Tell me a Story: Michele Beevors

Posted on July 12, 2011

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Image from Michele Beevors's invite.

I went to an exhibition opening last week, without knowing the name of either the show or the artist. I’d been intrigued by the image on the invite, a floppy, knitted skeleton splayed in disarray. And the work did not disappoint. Curious enough to wonder what the titles were, I asked the artist (Michele Beevors it turns out) if there was a room sheet (since not even those handy little numbers were on the wall). She replied, somewhat testily, “There is nothing here to tell you what to think.”

Now I could have taken offence. Anyone who knows me knows that I enthusiastically embrace that old po-mo maxim, “the death of the author” (thank you Roland Barthes) which gave us all permission to ignore the artist and make up our own minds. I try to avoid artist’s statements and often think that they do more harm than good. But Beevors doesn’t know me, we’d only just met, so I really didn’t mind.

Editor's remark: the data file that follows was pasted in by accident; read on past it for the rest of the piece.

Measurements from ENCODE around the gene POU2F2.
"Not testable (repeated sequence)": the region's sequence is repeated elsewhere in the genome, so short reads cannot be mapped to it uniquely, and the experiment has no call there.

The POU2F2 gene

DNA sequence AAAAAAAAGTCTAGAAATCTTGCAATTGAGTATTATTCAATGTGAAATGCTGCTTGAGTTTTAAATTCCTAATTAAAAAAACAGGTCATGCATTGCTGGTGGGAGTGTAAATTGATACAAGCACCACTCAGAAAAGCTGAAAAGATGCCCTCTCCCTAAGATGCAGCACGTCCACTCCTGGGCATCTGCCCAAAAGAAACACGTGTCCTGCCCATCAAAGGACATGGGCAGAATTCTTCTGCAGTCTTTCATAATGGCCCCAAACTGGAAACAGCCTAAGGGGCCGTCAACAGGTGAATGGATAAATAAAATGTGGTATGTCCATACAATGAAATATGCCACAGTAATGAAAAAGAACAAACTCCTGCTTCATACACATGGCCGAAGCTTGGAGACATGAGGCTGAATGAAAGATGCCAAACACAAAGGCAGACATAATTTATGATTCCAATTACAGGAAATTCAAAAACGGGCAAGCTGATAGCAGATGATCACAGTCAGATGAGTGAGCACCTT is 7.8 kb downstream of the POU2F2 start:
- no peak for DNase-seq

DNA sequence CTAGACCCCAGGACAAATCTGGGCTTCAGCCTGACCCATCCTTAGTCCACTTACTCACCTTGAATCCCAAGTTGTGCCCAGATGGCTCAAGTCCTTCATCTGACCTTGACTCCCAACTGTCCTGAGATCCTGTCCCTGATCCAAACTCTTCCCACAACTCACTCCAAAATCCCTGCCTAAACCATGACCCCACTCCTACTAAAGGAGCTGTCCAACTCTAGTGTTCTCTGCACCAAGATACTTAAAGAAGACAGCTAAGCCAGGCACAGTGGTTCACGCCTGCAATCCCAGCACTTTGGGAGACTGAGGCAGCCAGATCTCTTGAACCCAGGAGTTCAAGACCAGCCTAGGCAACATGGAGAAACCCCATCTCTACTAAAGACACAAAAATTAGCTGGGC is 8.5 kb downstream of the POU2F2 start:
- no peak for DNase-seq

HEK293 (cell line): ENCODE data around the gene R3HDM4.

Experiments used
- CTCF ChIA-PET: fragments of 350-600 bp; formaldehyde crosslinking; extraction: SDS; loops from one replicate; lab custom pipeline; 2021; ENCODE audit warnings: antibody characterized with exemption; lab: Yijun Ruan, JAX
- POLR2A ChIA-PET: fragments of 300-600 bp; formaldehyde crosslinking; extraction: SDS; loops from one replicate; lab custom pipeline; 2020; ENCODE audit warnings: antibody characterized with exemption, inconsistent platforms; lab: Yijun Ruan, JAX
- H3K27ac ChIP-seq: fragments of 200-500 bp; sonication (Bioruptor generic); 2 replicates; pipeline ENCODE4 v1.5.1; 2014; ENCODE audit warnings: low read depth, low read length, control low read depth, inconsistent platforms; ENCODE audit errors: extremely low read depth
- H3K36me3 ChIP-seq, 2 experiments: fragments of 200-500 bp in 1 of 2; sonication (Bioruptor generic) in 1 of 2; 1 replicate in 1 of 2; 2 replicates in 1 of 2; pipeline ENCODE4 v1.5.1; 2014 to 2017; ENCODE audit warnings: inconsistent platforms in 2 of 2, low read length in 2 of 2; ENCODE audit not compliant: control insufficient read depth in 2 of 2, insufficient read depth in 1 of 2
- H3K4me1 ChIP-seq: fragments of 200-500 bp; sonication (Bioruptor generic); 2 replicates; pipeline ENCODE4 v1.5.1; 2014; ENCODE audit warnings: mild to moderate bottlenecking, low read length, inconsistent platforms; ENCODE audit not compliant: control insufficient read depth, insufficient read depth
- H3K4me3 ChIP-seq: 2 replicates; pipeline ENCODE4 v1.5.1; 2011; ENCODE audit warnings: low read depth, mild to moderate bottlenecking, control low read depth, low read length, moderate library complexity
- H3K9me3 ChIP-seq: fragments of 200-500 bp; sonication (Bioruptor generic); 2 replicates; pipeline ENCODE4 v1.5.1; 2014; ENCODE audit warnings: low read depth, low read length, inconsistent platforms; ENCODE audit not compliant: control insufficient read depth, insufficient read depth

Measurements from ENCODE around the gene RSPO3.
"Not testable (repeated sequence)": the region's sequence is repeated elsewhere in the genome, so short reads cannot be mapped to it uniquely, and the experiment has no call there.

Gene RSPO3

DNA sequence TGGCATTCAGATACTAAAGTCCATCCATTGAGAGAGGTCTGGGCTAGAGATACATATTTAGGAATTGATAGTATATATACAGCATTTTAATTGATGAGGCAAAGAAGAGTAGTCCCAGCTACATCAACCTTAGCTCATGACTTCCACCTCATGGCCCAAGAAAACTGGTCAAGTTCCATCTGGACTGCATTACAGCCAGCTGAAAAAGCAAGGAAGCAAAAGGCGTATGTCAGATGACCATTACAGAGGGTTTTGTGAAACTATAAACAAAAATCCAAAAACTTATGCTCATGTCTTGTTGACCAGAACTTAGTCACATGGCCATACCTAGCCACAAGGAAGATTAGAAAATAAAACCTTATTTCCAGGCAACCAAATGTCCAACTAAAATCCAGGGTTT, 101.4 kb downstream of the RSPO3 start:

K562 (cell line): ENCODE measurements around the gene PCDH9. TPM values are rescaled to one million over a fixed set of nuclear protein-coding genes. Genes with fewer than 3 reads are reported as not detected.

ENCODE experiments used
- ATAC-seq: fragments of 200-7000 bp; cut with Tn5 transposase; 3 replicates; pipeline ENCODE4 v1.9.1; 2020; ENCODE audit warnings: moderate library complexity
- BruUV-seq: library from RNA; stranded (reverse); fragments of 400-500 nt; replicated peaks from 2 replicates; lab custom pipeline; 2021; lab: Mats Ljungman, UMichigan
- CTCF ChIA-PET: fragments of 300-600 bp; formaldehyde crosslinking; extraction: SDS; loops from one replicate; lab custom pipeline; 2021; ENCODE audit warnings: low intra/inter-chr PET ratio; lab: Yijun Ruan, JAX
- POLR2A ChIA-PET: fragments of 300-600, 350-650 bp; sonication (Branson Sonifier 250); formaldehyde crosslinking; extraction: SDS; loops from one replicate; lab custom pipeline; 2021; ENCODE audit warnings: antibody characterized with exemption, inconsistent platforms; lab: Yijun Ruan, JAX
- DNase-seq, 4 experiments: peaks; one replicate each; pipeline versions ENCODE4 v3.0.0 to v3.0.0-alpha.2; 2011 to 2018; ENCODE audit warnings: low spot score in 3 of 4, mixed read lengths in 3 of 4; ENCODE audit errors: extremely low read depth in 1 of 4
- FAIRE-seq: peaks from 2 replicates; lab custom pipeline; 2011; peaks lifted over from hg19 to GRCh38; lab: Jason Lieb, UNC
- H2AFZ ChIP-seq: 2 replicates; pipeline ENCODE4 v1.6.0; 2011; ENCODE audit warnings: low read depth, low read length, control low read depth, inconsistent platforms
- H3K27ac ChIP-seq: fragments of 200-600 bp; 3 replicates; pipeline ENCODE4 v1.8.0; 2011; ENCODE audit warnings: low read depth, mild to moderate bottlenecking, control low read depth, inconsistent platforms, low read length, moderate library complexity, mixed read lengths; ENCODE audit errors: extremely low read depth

Barthes’s use of the phrase author is spot on, we humans love to be told a story. Armed with no ‘factual’ clues at all, no titles, dates, lists of materials (at this point I still didn’t even have access to the name of the exhibition) my instinct was to create an elaborate narrative for the show based purely on what I was seeing.

I decided that Beevors’s sculptures were like 3D illustrations of a fairytale, one of the old-school ones full of bitterness, grief and injustice. There is a castle, a princess, a wicked witch and a knight in shining armour, but no happy ending.

Michele Beevors. Witch and castle? Photo W. Seeto.

In my story, the inverted tornado of crocheted blue rope is the witch caught mid transformation, whirling like a dervish while casting a spell. The princess, post incantation, has become a white poodle like creature with huge googly blue eyes. Also made of crocheted rope, she seems both hapless and helpless, cast in the clichéd feminine role of passive victim, waiting to be rescued by the prince. But waiting will do her no good, for it is her would be rescuer that lies splayed on the floor, his skeletal remains scattered next to his ossified, ghostly horse which remains standing, no doubt animated by dark forces.

Michele Beevors. Prince and trusty steed? Photo W. Seeto.

Is this tall tale what Beevors intended? Who knows. We are all free to make up our own minds. For as she said, “There is nothing here to tell you what to think.”

Tracey Clement

Michele Beevors: Sensitive Dependence on Initial Conditions is on at Articulate until July 24.

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Posted in: The Good